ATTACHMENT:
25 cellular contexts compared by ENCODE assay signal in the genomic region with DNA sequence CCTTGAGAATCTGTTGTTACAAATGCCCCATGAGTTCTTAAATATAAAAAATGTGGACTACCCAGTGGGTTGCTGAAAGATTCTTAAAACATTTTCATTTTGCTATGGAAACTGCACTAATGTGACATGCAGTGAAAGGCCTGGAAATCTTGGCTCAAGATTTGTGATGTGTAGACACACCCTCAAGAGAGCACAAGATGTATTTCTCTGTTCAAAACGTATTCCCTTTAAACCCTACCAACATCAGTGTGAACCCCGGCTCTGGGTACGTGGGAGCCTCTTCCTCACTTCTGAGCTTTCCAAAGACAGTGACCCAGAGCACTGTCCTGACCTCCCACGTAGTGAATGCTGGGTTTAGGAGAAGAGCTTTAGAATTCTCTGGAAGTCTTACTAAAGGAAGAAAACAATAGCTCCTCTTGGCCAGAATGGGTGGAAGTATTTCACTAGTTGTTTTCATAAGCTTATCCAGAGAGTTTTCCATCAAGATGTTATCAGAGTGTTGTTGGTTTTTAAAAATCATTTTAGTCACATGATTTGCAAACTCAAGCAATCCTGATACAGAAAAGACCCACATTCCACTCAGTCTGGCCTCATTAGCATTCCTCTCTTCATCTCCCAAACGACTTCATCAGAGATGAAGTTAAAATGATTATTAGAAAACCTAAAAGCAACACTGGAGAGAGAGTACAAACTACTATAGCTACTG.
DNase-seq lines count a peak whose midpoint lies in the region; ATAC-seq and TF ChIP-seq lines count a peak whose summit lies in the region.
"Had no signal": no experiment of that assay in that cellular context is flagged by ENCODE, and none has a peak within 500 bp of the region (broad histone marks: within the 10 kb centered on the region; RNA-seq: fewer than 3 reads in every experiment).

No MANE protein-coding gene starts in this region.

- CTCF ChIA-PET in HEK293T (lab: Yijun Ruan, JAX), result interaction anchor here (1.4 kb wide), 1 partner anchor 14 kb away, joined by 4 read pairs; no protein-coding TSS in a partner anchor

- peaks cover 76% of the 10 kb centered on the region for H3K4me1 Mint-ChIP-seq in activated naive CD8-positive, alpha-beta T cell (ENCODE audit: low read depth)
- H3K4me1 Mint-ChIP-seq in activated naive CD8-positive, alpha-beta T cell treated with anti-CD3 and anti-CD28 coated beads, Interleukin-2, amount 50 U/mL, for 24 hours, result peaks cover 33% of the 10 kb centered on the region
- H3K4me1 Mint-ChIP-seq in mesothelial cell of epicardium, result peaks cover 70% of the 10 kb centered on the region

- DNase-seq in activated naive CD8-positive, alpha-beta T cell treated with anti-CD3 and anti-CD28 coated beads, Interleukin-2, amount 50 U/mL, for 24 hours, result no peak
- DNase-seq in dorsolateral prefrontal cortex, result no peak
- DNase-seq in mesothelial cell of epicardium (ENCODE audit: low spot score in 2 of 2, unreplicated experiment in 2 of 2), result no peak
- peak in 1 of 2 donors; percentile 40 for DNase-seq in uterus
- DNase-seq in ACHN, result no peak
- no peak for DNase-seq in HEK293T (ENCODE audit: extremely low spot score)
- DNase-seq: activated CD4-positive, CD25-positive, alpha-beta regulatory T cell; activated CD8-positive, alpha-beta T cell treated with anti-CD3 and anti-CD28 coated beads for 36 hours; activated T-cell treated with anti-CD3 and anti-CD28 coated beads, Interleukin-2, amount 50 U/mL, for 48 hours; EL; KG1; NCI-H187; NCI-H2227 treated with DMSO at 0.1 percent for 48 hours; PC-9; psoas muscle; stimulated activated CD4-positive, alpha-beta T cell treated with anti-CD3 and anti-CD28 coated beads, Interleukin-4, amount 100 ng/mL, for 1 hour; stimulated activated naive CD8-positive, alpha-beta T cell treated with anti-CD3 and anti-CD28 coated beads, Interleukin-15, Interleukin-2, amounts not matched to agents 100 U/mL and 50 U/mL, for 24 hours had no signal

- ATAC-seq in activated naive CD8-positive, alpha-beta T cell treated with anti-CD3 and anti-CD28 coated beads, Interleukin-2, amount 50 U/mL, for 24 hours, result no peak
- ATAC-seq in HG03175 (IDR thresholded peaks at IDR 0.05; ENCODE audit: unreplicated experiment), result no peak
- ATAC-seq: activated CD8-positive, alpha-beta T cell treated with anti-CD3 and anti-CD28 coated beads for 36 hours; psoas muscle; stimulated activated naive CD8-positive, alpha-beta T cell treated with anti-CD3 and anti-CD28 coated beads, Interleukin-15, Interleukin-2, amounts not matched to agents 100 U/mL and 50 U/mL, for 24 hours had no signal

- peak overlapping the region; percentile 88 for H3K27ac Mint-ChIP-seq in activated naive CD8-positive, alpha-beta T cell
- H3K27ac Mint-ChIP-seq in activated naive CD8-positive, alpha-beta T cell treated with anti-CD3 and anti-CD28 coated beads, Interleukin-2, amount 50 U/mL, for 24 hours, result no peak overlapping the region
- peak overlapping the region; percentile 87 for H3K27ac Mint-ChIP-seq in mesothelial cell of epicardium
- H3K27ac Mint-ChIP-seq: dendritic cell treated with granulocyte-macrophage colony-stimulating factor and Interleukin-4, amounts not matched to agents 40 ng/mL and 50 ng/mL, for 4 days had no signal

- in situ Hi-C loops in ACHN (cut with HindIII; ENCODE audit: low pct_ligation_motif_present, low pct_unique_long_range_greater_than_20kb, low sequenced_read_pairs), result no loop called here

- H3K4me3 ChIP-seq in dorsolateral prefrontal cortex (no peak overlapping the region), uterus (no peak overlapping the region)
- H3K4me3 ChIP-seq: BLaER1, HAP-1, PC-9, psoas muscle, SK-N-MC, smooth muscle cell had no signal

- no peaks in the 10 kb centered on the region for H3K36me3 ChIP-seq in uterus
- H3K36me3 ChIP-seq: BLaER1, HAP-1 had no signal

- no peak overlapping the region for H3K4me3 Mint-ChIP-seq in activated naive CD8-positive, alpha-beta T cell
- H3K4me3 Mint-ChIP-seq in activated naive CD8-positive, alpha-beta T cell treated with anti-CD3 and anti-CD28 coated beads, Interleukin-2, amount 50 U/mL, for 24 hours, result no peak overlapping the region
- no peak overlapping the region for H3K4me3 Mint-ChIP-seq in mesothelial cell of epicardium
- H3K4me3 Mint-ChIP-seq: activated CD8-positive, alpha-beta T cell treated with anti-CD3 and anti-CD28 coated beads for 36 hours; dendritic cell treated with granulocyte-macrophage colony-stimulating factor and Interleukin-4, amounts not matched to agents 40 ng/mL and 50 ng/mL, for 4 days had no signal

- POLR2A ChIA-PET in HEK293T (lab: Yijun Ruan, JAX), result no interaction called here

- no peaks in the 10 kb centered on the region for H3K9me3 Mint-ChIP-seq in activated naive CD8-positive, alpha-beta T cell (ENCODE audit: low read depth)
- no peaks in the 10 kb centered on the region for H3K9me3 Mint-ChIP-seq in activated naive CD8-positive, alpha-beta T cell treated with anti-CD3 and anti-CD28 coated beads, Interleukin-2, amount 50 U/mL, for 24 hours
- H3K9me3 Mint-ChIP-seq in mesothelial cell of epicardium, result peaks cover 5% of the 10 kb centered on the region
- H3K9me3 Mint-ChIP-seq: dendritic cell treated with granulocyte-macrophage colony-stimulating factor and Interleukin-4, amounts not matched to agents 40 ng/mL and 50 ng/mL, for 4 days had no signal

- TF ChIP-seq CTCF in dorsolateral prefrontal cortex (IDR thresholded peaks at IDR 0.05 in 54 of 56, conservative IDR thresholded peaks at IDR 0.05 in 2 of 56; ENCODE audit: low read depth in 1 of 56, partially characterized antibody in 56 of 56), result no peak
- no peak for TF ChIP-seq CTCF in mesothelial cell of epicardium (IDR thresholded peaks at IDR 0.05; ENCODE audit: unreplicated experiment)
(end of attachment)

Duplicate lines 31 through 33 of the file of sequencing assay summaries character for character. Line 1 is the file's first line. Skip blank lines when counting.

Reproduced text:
- H3K4me3 Mint-ChIP-seq: activated CD8-positive, alpha-beta T cell treated with anti-CD3 and anti-CD28 coated beads for 36 hours; dendritic cell treated with granulocyte-macrophage colony-stimulating factor and Interleukin-4, amounts not matched to agents 40 ng/mL and 50 ng/mL, for 4 days had no signal

- POLR2A ChIA-PET in HEK293T (lab: Yijun Ruan, JAX), result no interaction called here

- no peaks in the 10 kb centered on the region for H3K9me3 Mint-ChIP-seq in activated naive CD8-positive, alpha-beta T cell (ENCODE audit: low read depth)